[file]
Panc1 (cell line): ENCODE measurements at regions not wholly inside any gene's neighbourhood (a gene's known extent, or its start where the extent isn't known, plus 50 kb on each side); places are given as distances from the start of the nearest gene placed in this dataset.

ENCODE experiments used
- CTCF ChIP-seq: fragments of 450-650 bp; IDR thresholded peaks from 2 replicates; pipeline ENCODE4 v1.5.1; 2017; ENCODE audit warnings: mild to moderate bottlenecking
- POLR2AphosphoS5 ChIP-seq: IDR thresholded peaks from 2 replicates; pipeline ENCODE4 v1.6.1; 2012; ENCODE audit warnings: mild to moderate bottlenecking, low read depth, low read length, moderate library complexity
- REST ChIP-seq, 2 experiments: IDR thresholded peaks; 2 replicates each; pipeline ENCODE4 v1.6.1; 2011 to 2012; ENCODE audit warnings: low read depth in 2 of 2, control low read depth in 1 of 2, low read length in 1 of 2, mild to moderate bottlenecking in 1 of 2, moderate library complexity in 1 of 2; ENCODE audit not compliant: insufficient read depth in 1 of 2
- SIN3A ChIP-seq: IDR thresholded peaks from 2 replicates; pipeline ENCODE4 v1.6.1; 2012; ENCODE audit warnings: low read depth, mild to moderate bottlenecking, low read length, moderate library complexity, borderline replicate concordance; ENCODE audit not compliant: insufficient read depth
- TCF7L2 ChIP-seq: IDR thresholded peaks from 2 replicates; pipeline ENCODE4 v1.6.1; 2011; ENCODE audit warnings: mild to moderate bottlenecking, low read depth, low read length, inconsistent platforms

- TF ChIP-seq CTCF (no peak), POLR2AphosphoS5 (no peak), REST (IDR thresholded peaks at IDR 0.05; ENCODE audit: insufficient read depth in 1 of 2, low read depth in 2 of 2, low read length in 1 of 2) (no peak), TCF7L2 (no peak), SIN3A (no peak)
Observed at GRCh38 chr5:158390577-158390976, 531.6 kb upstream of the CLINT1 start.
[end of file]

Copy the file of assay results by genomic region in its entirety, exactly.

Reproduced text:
Panc1 (cell line): ENCODE measurements at regions not wholly inside any gene's neighbourhood (a gene's known extent, or its start where the extent isn't known, plus 50 kb on each side); places are given as distances from the start of the nearest gene placed in this dataset.

ENCODE experiments used
- CTCF ChIP-seq: fragments of 450-650 bp; IDR thresholded peaks from 2 replicates; pipeline ENCODE4 v1.5.1; 2017; ENCODE audit warnings: mild to moderate bottlenecking
- POLR2AphosphoS5 ChIP-seq: IDR thresholded peaks from 2 replicates; pipeline ENCODE4 v1.6.1; 2012; ENCODE audit warnings: mild to moderate bottlenecking, low read depth, low read length, moderate library complexity
- REST ChIP-seq, 2 experiments: IDR thresholded peaks; 2 replicates each; pipeline ENCODE4 v1.6.1; 2011 to 2012; ENCODE audit warnings: low read depth in 2 of 2, control low read depth in 1 of 2, low read length in 1 of 2, mild to moderate bottlenecking in 1 of 2, moderate library complexity in 1 of 2; ENCODE audit not compliant: insufficient read depth in 1 of 2
- SIN3A ChIP-seq: IDR thresholded peaks from 2 replicates; pipeline ENCODE4 v1.6.1; 2012; ENCODE audit warnings: low read depth, mild to moderate bottlenecking, low read length, moderate library complexity, borderline replicate concordance; ENCODE audit not compliant: insufficient read depth
- TCF7L2 ChIP-seq: IDR thresholded peaks from 2 replicates; pipeline ENCODE4 v1.6.1; 2011; ENCODE audit warnings: mild to moderate bottlenecking, low read depth, low read length, inconsistent platforms

- TF ChIP-seq CTCF (no peak), POLR2AphosphoS5 (no peak), REST (IDR thresholded peaks at IDR 0.05; ENCODE audit: insufficient read depth in 1 of 2, low read depth in 2 of 2, low read length in 1 of 2) (no peak), TCF7L2 (no peak), SIN3A (no peak)
Observed at GRCh38 chr5:158390577-158390976, 531.6 kb upstream of the CLINT1 start.